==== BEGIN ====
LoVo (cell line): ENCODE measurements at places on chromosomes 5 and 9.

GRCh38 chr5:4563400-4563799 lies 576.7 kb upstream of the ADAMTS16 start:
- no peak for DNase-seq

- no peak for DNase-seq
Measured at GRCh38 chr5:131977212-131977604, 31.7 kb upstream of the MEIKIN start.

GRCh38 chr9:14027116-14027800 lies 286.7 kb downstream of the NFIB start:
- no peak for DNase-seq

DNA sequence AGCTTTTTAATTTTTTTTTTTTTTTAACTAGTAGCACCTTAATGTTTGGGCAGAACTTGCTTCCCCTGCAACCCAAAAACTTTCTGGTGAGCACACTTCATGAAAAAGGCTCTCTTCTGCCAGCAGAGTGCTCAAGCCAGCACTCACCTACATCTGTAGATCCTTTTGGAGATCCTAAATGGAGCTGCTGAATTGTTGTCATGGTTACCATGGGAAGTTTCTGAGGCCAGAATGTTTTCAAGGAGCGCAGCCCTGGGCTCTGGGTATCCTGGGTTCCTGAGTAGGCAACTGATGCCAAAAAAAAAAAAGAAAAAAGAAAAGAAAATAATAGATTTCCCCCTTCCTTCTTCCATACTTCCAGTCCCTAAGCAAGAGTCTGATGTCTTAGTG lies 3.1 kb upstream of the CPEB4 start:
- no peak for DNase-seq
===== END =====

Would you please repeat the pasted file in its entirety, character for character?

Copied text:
LoVo (cell line): ENCODE measurements at places on chromosomes 5 and 9.

GRCh38 chr5:4563400-4563799 lies 576.7 kb upstream of the ADAMTS16 start:
- no peak for DNase-seq

- no peak for DNase-seq
Measured at GRCh38 chr5:131977212-131977604, 31.7 kb upstream of the MEIKIN start.

GRCh38 chr9:14027116-14027800 lies 286.7 kb downstream of the NFIB start:
- no peak for DNase-seq

DNA sequence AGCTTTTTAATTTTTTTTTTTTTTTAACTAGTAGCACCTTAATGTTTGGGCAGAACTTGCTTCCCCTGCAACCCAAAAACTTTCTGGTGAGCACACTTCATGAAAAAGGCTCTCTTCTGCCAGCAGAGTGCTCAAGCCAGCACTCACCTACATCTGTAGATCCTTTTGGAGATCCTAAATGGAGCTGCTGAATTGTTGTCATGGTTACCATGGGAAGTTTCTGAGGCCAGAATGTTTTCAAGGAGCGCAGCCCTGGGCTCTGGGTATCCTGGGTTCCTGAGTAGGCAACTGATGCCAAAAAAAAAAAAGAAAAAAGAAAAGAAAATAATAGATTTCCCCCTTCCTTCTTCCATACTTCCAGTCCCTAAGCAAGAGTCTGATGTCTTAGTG lies 3.1 kb upstream of the CPEB4 start:
- no peak for DNase-seq